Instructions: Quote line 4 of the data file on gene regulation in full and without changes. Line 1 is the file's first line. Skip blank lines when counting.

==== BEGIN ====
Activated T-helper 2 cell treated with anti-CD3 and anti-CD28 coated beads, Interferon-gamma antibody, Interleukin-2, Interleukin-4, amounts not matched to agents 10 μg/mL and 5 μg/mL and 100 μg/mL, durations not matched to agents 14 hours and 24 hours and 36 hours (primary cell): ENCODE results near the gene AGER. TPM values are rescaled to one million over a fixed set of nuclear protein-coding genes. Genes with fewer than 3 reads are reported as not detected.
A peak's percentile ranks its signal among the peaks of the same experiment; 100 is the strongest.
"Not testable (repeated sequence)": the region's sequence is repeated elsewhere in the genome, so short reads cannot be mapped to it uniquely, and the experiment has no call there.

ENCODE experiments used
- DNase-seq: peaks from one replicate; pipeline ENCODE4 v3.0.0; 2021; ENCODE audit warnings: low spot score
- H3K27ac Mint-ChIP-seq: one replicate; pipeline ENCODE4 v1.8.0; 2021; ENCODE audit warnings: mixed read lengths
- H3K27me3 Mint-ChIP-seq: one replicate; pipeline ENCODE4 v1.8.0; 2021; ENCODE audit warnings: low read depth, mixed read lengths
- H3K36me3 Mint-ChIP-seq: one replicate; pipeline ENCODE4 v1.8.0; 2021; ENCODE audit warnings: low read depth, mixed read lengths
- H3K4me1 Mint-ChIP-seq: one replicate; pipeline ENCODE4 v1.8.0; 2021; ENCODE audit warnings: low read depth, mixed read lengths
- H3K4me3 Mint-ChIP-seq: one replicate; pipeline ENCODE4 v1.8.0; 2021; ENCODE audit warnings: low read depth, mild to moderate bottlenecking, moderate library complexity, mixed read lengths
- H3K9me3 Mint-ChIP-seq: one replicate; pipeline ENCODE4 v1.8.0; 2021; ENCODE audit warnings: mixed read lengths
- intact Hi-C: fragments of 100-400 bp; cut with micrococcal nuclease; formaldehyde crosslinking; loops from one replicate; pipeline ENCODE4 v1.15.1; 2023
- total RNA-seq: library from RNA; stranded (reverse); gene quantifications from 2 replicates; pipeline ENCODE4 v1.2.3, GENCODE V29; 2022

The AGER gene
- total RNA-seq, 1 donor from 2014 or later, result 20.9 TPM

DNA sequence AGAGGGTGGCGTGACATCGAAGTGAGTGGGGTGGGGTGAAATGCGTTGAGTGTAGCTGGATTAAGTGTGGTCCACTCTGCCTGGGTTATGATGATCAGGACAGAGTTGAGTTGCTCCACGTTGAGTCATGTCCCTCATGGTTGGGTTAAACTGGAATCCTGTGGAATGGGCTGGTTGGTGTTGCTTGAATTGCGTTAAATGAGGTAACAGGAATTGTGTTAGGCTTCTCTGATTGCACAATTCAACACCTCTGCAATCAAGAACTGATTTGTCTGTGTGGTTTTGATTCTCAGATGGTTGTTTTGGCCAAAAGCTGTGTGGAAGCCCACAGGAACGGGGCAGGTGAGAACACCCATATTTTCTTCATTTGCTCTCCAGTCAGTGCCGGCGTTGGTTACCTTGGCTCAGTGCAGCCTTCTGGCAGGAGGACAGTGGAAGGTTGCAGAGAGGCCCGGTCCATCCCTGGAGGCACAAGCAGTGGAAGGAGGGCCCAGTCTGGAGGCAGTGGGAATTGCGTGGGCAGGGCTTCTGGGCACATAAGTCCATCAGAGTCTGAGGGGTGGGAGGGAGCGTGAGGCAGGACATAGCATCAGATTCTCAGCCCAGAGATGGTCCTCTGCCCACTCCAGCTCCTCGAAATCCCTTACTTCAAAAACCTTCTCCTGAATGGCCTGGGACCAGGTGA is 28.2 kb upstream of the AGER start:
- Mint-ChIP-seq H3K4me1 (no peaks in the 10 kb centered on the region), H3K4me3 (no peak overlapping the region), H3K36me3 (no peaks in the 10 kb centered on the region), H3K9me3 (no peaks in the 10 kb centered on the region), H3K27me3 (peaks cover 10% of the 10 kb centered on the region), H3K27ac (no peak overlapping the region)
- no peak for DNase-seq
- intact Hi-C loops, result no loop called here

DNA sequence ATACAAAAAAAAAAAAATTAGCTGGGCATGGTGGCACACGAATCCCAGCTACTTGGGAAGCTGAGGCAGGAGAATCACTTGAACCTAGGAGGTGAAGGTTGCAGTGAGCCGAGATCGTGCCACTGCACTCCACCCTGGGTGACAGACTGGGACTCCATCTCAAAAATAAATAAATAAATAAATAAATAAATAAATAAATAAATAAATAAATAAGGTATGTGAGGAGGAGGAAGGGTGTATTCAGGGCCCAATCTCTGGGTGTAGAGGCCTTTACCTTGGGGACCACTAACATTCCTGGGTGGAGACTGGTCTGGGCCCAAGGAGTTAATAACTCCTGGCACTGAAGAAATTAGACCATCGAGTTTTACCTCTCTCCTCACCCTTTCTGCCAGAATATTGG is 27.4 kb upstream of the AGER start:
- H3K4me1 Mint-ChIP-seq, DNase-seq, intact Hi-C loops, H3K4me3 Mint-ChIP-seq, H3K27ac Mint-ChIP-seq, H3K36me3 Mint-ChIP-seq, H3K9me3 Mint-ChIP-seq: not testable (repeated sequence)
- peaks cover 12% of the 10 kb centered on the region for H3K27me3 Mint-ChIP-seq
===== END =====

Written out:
ENCODE experiments used